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Only icons can truly understand other icons. The pro-am pairing at the Wachovia last week that had Michael Jordan paired with Tiger Woods, was fascinating on many fronts. If there is anybody on the planet that understands what it would be like to be Tiger Woods, it is Jordan. Conversely, if anybody knows what it is like to be Michael Jordan, that would be Tiger. Even though they play different sports, there are things that we can learn from both of them. Most notable amongst those are that both men, at the very height of their greatness, thought that they could get better.

It would be a very easy thing to be at the zenith of your arena and think that you “have it” or that there is nothing that you could do better. Complacency would be a difficult demon to banish. When Jordan began his pro career with the Chicago Bulls, he was an out and out scorer. People said that while he was obviously a great scorer, he didn’t pass well. Next season, Jordan averaged 6 assists per game. The knock on him then became that while he was a now a good passer and still a top scorer, that he didn’t play defense. Jordan, went on to then make the NBA’s All-defensive team for the next ten years. Still his critics persisted, and said that while he was a great scorer, passer and played superb defense, he would never be recognized as an all time great because he had never won a championship. The Bulls won six of the next seven NBA Championships.

Tiger, won the Masters in 1997, by an incredible 12 shots and recorded the best winning total (18 under par) of all time. He then changed his swing. Would we have the courage to do that? His critics also made note that he wasn’t a very good wedge player, and there was some evidence to support that. Occasionally, because of the tremendous body rotation that he created and how hard he swung, he would hit “flyers” where his wedges would fly 20 yards long. Watch Tiger, today, when he has a wedge in his hand and notice how balanced he is. There is no-one better. And those swing changes he made in 1997-1998? Tiger won 7 major championships in the next five years.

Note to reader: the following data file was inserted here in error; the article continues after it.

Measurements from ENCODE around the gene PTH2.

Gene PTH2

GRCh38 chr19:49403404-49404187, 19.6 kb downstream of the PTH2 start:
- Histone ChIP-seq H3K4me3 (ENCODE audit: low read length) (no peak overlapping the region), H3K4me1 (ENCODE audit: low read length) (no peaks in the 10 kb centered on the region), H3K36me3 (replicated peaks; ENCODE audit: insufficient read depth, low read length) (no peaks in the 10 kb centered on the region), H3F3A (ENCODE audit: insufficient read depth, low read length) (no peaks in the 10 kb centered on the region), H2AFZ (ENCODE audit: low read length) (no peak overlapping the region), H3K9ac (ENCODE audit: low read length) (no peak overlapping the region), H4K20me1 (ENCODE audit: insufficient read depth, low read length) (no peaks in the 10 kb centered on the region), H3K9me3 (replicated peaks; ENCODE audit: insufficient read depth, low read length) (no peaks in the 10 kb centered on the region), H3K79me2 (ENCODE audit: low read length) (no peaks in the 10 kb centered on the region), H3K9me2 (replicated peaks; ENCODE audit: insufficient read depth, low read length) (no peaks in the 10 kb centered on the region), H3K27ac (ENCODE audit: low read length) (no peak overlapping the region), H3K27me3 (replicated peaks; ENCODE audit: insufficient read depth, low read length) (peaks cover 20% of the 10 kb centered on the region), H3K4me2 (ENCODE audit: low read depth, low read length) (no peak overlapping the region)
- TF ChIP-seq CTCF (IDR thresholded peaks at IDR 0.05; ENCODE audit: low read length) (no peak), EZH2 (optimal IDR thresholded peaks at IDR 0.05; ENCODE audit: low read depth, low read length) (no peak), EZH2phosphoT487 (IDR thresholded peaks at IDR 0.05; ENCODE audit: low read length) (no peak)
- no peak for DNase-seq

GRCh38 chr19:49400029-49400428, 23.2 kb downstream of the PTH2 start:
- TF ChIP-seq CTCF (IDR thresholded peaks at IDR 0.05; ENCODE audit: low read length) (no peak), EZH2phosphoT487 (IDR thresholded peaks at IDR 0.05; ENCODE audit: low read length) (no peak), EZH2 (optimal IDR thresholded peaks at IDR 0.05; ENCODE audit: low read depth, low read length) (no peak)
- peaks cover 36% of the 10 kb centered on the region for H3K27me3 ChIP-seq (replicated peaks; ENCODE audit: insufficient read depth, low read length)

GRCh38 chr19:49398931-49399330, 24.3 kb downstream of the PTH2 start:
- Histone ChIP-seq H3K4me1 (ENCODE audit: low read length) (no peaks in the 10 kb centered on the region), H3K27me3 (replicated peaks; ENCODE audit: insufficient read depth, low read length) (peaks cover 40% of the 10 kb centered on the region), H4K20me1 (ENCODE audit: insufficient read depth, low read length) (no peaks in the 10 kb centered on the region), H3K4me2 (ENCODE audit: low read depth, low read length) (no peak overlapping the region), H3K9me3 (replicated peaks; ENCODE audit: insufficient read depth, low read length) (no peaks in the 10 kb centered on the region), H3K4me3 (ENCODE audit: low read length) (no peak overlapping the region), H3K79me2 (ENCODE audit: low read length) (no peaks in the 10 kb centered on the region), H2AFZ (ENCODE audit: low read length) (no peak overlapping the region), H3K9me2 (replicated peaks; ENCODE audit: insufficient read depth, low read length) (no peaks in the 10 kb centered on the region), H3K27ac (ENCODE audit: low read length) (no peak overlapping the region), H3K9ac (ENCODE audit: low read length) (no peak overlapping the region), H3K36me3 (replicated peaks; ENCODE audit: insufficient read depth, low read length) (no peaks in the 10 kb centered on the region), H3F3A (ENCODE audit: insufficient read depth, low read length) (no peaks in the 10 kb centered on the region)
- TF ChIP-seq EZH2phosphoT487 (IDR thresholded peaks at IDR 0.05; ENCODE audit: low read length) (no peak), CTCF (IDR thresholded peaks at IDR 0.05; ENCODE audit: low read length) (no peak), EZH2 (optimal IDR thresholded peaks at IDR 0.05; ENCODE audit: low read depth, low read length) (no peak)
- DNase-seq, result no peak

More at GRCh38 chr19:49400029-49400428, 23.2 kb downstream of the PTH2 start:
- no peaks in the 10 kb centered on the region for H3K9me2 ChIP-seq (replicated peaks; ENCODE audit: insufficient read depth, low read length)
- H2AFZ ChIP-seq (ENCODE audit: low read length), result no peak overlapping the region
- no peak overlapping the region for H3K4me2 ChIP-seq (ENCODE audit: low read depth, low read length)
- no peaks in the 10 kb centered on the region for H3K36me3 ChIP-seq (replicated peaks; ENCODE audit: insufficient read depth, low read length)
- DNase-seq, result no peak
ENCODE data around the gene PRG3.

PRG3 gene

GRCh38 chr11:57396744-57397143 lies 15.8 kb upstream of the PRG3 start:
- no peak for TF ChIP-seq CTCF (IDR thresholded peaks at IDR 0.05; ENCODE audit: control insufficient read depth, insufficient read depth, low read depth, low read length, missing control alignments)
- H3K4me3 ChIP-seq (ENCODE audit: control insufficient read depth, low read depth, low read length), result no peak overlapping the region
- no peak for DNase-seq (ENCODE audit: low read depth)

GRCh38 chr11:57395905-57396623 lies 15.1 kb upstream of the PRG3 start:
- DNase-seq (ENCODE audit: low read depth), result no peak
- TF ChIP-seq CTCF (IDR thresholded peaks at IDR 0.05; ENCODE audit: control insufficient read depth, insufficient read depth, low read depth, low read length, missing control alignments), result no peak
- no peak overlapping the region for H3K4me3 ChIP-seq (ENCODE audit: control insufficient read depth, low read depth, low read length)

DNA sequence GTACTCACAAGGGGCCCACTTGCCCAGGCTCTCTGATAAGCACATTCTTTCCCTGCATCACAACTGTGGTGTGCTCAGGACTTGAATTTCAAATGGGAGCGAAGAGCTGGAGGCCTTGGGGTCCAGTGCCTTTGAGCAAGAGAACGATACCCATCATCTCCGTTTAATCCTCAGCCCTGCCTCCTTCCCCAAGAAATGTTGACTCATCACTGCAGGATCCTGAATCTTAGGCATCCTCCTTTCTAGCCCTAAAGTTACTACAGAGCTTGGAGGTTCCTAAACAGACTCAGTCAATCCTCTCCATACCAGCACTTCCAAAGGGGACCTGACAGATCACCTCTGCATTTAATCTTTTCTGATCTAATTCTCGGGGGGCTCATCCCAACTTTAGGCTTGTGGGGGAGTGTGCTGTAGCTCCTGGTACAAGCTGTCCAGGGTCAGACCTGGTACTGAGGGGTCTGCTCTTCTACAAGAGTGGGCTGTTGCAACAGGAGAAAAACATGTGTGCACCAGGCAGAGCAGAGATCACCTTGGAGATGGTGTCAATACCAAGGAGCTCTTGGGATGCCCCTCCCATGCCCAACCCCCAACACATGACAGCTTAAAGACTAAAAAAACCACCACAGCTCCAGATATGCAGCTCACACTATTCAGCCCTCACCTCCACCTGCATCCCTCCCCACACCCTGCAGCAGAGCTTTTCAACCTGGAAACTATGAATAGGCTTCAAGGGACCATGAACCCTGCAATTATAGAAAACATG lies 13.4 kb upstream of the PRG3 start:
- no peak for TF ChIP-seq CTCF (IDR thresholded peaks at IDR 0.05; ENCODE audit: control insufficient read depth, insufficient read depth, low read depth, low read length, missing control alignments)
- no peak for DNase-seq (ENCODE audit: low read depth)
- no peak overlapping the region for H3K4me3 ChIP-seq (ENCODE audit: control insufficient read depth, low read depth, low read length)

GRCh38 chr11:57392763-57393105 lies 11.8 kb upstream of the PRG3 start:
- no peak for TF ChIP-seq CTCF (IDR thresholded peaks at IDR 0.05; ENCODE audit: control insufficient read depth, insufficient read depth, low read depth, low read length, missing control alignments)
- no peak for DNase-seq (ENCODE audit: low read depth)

In 2004, Tiger decided that he could improve even more. He split with long time coach, Butch Harmon, and started working with Hank Haney. Most interesting about the change is that Harmon and Haney have very different styles and methodology. While incorporating his new swing, during 2004, Tiger suffered through a slump. A slump for him, that is. He only won one tournament that year and had to listen endlessly to the nay-sayers who thought he was crazy to be doing what he was doing. Adding fuel to his critics’ fire, was the fact that Tiger could hit some really bad drives. Occasionally, he would hit a wild drive, 60 yards to the right. All along, Tiger, would say that he was looking at the future and that this was all part of the process. Beginning in 2005, he won 4 of the next 10 majors.

Don’t, for a minute think, that Woods and Jordan do not have egos. By all accounts, they have pretty big ones. What they also have, though, is the humility to know that no matter how good at something that you are, you can always do better. There are two stanzas from Rudyard Kipling’s magnificent poem, If, that sum it up.

“If you can trust yourself when all men doubt you
But make allowance for their doubting too,

If you can meet with Triumph and Disaster
And treat those two impostors just the same.”

There are a lot of things that make up the equation in someone as superb as a Jordan or Woods. Only they truly know all the factors, and what it is like to be; them. But there is one lesson that we can learn from them.